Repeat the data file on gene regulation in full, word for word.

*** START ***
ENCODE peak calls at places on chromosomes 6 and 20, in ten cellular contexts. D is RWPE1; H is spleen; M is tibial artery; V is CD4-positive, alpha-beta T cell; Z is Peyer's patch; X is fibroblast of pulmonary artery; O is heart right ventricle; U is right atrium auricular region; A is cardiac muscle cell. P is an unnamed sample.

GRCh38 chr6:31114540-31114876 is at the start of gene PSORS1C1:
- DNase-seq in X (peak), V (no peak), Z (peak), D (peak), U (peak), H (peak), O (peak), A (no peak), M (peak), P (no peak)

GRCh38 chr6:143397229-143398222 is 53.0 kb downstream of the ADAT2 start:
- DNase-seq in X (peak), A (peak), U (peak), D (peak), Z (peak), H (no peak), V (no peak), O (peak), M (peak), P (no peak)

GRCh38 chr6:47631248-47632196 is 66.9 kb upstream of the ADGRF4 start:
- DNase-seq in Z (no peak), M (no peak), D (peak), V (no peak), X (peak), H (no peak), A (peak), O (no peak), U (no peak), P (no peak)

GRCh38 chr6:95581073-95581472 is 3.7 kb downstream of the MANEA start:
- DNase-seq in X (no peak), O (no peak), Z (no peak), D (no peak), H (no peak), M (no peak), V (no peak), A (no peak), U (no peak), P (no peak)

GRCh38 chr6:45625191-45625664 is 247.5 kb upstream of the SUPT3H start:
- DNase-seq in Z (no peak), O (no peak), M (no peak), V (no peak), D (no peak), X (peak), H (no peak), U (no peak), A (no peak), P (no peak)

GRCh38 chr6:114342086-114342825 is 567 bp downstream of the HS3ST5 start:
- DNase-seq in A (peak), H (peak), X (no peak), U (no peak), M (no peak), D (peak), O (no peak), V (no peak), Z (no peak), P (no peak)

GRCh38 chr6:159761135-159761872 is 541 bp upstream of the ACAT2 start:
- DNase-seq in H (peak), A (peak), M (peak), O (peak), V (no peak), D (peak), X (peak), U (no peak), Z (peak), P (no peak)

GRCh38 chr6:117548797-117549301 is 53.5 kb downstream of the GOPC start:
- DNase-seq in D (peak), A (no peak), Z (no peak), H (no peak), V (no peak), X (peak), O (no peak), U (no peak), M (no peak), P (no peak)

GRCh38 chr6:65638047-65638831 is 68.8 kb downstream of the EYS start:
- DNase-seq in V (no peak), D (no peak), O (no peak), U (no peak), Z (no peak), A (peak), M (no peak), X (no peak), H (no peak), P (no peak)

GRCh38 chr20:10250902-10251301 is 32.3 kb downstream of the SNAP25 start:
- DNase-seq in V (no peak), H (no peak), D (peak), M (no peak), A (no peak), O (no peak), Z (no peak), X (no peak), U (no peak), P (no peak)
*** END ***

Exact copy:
ENCODE peak calls at places on chromosomes 6 and 20, in ten cellular contexts. D is RWPE1; H is spleen; M is tibial artery; V is CD4-positive, alpha-beta T cell; Z is Peyer's patch; X is fibroblast of pulmonary artery; O is heart right ventricle; U is right atrium auricular region; A is cardiac muscle cell. P is an unnamed sample.

GRCh38 chr6:31114540-31114876 is at the start of gene PSORS1C1:
- DNase-seq in X (peak), V (no peak), Z (peak), D (peak), U (peak), H (peak), O (peak), A (no peak), M (peak), P (no peak)

GRCh38 chr6:143397229-143398222 is 53.0 kb downstream of the ADAT2 start:
- DNase-seq in X (peak), A (peak), U (peak), D (peak), Z (peak), H (no peak), V (no peak), O (peak), M (peak), P (no peak)

GRCh38 chr6:47631248-47632196 is 66.9 kb upstream of the ADGRF4 start:
- DNase-seq in Z (no peak), M (no peak), D (peak), V (no peak), X (peak), H (no peak), A (peak), O (no peak), U (no peak), P (no peak)

GRCh38 chr6:95581073-95581472 is 3.7 kb downstream of the MANEA start:
- DNase-seq in X (no peak), O (no peak), Z (no peak), D (no peak), H (no peak), M (no peak), V (no peak), A (no peak), U (no peak), P (no peak)

GRCh38 chr6:45625191-45625664 is 247.5 kb upstream of the SUPT3H start:
- DNase-seq in Z (no peak), O (no peak), M (no peak), V (no peak), D (no peak), X (peak), H (no peak), U (no peak), A (no peak), P (no peak)

GRCh38 chr6:114342086-114342825 is 567 bp downstream of the HS3ST5 start:
- DNase-seq in A (peak), H (peak), X (no peak), U (no peak), M (no peak), D (peak), O (no peak), V (no peak), Z (no peak), P (no peak)

GRCh38 chr6:159761135-159761872 is 541 bp upstream of the ACAT2 start:
- DNase-seq in H (peak), A (peak), M (peak), O (peak), V (no peak), D (peak), X (peak), U (no peak), Z (peak), P (no peak)

GRCh38 chr6:117548797-117549301 is 53.5 kb downstream of the GOPC start:
- DNase-seq in D (peak), A (no peak), Z (no peak), H (no peak), V (no peak), X (peak), O (no peak), U (no peak), M (no peak), P (no peak)

GRCh38 chr6:65638047-65638831 is 68.8 kb downstream of the EYS start:
- DNase-seq in V (no peak), D (no peak), O (no peak), U (no peak), Z (no peak), A (peak), M (no peak), X (no peak), H (no peak), P (no peak)

GRCh38 chr20:10250902-10251301 is 32.3 kb downstream of the SNAP25 start:
- DNase-seq in V (no peak), H (no peak), D (peak), M (no peak), A (no peak), O (no peak), Z (no peak), X (no peak), U (no peak), P (no peak)